We recognize the possibility that the appeal board's action here may have been prompted solely by a consideration of the matters last referred to and that the appeal board may have disregarded the Department's recommendation, or at any rate, that portion thereof containing the erroneous statement to which we have alluded. On the other hand, we cannot close our eyes to the strong probability that the appeal board, no doubt composed of laymen, would be much influenced by such a statement of the Department of Justice recommending that even if the registrant was sincere he could not be exempted because of his expressed beliefs relating to self defense and theocratic wars.


United States v. Hagaman, 3 Cir., 213 F.2d 86, furnishes an illustration of the difficulty which a court in our position may have in dealing with a record which makes it difficult to determine whether the Selective Service Board denied a claim for exemption because of some erroneous view of the law or because of a simple disbelief of registrant's convictions or sincerity in his conscientious objection claim.3 In that case the court concluded that the denial of the claimed exemption was grounded upon a mistaken legal theory rather than a disbelief in the registrant's professions, and the judgment of conviction was reversed. In like manner in Hinkle v. United States, supra, this court found upon that record that the action of the board was based upon an erroneous view of the law and not upon any disbelief in the honesty and sincerity of the registrant.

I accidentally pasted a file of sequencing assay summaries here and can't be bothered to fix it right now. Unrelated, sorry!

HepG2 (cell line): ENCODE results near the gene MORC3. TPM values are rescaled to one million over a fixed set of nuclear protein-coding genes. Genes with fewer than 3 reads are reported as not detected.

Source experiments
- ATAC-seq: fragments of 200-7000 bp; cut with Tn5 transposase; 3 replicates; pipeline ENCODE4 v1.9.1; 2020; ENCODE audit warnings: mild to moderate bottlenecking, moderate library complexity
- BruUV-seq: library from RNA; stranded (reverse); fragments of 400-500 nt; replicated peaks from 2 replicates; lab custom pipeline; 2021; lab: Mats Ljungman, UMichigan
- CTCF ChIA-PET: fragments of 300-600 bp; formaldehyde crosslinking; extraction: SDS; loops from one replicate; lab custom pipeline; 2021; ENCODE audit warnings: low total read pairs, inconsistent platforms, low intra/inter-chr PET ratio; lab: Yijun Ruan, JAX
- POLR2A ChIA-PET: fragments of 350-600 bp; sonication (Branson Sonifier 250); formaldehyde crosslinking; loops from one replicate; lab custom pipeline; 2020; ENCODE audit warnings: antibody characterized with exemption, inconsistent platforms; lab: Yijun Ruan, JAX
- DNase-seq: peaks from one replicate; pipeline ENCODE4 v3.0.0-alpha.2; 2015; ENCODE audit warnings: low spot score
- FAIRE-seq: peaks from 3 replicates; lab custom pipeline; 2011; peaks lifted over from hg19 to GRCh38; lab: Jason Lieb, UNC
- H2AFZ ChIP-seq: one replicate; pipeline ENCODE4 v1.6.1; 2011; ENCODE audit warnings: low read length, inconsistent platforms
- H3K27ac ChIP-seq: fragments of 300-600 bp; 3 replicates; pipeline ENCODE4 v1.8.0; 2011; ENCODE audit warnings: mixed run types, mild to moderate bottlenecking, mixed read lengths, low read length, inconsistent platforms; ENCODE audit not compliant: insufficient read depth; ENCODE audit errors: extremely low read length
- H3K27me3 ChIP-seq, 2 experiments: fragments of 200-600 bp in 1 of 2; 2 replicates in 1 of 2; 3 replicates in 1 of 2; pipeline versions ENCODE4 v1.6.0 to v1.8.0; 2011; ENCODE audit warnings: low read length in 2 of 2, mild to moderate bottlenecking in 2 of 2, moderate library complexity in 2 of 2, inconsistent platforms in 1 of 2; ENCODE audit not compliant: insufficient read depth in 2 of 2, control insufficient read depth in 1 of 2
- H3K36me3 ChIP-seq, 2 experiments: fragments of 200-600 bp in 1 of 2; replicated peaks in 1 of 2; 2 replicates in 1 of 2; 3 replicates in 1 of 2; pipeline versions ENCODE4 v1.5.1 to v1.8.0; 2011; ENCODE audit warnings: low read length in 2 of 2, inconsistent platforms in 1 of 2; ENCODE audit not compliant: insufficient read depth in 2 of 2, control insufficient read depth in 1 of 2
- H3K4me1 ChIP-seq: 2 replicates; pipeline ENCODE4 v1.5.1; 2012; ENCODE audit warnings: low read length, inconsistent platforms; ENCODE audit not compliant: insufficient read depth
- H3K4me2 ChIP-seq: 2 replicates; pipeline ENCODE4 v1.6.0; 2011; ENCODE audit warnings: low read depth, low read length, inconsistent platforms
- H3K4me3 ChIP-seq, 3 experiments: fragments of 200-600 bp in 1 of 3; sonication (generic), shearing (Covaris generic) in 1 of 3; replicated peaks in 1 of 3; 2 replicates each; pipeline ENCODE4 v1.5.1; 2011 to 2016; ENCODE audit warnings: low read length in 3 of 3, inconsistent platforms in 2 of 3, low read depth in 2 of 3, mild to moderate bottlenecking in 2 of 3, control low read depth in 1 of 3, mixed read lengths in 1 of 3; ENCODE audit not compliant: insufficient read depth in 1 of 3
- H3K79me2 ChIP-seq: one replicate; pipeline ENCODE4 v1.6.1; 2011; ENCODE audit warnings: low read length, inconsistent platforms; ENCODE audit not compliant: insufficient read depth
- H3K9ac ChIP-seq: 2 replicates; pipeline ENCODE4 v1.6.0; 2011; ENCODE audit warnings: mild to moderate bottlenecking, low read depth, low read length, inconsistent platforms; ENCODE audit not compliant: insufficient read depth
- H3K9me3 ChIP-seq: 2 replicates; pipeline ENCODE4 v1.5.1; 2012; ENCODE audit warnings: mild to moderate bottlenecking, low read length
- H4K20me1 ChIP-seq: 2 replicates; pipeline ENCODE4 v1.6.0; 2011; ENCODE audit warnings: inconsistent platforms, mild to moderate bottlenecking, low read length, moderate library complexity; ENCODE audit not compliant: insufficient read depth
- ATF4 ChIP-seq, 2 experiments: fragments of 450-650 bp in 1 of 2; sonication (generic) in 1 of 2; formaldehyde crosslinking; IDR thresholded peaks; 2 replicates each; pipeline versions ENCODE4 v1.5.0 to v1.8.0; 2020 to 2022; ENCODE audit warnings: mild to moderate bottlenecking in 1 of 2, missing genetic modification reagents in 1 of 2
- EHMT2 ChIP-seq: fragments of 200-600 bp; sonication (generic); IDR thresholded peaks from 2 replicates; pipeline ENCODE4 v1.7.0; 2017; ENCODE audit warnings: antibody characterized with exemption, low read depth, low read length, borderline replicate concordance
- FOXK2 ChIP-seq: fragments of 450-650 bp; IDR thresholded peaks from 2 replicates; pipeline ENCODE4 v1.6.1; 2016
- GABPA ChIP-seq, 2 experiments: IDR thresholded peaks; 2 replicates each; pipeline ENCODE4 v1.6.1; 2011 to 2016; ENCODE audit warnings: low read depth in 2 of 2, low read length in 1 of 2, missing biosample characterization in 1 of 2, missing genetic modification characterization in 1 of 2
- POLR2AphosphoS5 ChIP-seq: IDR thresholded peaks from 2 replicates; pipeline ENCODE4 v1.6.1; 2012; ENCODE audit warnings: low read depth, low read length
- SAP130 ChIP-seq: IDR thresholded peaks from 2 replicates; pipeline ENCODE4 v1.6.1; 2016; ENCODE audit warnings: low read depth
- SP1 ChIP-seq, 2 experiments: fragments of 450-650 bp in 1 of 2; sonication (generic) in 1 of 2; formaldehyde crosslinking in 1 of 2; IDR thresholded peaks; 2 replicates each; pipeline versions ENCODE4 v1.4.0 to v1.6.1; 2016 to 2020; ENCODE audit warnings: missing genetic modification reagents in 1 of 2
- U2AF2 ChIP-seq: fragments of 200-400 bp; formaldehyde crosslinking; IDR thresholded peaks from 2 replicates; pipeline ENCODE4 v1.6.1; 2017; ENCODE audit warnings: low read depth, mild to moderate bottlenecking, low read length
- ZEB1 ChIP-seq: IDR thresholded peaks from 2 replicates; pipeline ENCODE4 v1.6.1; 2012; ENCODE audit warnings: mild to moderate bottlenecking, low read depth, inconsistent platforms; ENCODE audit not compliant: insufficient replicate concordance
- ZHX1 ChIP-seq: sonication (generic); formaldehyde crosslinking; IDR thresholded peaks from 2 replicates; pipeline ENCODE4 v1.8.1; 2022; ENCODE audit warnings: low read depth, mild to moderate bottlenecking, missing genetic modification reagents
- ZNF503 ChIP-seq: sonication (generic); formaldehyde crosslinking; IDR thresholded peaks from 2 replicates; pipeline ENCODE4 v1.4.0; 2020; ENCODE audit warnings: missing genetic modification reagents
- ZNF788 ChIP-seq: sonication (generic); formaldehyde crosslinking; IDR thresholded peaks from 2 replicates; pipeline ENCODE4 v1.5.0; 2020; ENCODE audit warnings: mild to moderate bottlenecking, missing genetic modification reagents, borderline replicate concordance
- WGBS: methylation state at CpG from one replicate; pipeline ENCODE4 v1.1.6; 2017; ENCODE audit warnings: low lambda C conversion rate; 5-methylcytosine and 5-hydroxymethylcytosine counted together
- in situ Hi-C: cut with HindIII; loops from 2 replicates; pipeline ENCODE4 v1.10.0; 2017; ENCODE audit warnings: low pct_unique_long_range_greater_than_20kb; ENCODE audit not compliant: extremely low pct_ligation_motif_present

We do not overlook the usual presumption that official action has been regularly performed. While it might be argued that in the absence of evidence one way or the other we must presume that the appeal board here disregarded the erroneous advice of the Department of Justice and relied exclusively upon the implied findings of the local board, that the registrant had failed to convince them of the genuineness of his religious convictions or of his sincerity, we find it difficult to be persuaded in this, a criminal case, that such a presumption is sufficient to negative the likelihood that the board in fact relied upon the erroneous advice of the Department of Justice.


Recently in Sterrett v. United States, 9 Cir., 1954, 216 F.2d 659, we held that the denial to a registrant entitled thereto of a Department of Justice hearing, rendered his classification void, and this notwithstanding the board was not obliged to accept the Department recommendation. Here Shepherd had his hearing before the Department, but the special assistant's letter, quoted above, discloses that the recommendations resulting proceeded upon an inadmissible hypothesis. We think that a hearing before a Department proceeding upon an erroneous theory as to what constitutes opposition to 'participation in war in any form", is no better than no hearing at all.4


We hold, therefore, that the judgment must be reversed.